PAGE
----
A few kilometers after Juan-les-Pins you crossed the Var River, which until 1860 marked the border between France and Piedmont-Sardinia, and then on the other bank of the Var River you finally reached Nice, entering the city by driving on the world-renowned Promenade des Anglais.





After Nice you basically had to cross the Alps as they plunge into the Mediterranean, the so-called Maritime Alps, to reach the Italian border, and this was (and still is) a spectacular journey. There were two roads to cross the Maritime Alps. One was the Grande Corniche ("Great Corniche"), the other was the Moyenne Corniche ("Middle Corniche"). The Grande Corniche is probably the most famous road in Europe. It is the road you see very often in TV commercials for luxury cars. The Grande Corniche was built by Napoleon I who had noticed how difficult it was to move troops from France to Italy during the French campaign in Italy in 1796 when his troops had to cross the Maritime Alps on the back of mules (there existed no road at the time).

The Grande Corniche is the highest above the Mediterranean, it's narrow and curvy, so between WW1 and WW2 the French authorities built the Moyenne Corniche, which is closer to sea-level, wider, and less curvy, but also less scenic than the mythical Grande Corniche. The N7 was going on the Grande Corniche till the Moyenne Corniche was built, then it was the Moyenne Corniche which became the N7.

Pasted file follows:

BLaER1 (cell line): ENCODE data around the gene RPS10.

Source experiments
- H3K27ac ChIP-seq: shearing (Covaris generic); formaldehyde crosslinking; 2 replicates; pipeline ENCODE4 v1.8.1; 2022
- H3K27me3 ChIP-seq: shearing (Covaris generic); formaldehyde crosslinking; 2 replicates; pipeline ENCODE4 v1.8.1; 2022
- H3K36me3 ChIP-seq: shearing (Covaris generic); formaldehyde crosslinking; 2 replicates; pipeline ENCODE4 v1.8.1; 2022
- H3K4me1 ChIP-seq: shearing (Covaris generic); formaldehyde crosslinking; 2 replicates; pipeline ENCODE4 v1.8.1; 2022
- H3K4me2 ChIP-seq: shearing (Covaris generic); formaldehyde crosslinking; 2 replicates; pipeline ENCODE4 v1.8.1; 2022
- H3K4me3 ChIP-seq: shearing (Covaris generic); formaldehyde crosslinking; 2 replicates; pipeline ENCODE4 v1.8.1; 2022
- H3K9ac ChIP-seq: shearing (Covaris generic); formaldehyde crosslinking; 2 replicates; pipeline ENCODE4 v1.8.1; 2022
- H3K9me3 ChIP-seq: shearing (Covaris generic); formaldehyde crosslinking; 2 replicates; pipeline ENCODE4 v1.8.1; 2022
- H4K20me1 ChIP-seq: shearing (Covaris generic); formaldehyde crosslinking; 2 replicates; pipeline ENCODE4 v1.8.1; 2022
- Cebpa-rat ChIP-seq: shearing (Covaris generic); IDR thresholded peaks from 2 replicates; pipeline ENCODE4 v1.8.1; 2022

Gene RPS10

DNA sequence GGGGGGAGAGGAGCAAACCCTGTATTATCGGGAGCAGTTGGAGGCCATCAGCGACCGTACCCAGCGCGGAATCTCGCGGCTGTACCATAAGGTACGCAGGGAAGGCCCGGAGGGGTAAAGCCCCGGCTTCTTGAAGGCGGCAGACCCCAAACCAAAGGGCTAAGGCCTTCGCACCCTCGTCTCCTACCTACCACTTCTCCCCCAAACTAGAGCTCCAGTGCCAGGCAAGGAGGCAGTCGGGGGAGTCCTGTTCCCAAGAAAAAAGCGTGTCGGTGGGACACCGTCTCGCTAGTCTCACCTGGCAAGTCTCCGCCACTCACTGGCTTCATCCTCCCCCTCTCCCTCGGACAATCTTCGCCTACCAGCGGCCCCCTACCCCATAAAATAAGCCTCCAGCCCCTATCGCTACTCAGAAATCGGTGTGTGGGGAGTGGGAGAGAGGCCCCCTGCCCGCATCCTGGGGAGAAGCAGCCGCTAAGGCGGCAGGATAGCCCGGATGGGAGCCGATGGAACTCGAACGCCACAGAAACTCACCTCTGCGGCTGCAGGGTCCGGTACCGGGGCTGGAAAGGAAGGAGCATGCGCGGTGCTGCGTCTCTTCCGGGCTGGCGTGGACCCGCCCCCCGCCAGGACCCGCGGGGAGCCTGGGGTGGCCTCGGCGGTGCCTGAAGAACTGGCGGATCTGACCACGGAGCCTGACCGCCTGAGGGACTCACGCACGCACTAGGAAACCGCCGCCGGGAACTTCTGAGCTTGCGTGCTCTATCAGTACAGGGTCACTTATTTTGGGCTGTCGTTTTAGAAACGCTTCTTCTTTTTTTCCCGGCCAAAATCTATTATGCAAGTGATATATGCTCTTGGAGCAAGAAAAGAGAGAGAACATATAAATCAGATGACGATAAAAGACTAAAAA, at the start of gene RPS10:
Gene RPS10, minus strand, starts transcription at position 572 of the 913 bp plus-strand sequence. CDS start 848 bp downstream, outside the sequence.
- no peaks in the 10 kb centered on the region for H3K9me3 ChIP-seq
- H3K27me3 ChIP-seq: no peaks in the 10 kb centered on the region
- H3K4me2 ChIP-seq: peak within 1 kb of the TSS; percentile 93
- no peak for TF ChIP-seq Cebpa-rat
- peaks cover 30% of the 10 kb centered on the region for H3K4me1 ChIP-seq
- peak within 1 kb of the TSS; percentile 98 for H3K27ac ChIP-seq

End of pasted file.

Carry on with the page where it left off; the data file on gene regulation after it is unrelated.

Here is the Grande Corniche in the beginning of the 20th century.



The Grande Corniche goes more than 500 meters above sea-level, providing magnificent views of the Mediterranean. Here above the village of Eze.



At La Turbie, above Monaco, the Grande Corniche passed by the so called Trophy of Augustus, erected right on the border between Italy and Gaul by Emperor Augustus 20 centuries ago in the honor of his two grandsons .



The Moyenne Corniche is a bit less spectacular, but quite scenic nonetheless. This picture was taken from the Grande Corniche above the village of Eze, and the viaduct you can see below is the Moyenne Corniche.



The Moyenne Corniche in the 1960s near Monaco, with a tunnel carved in the rock of the mountain.



French tourists on the Moyenne Corniche just before Monaco in 1951.





Both corniches met in Menton, and just after Menton the N7 arrived at the border. End of the N7. Just after the building in the middle of the road starts l'Italia!



Sometimes I wish motorways had never been built. Travelling back then was more fun, more like a real journey...



I gathered pictures and information on this website if you want to find out more about the Nationale 7:
http://www.nationale7.com/

And for our Dutch readers ():



And our francophone readers:


Last edited by brisavoine; November 21st, 2008 at 03:06 AM.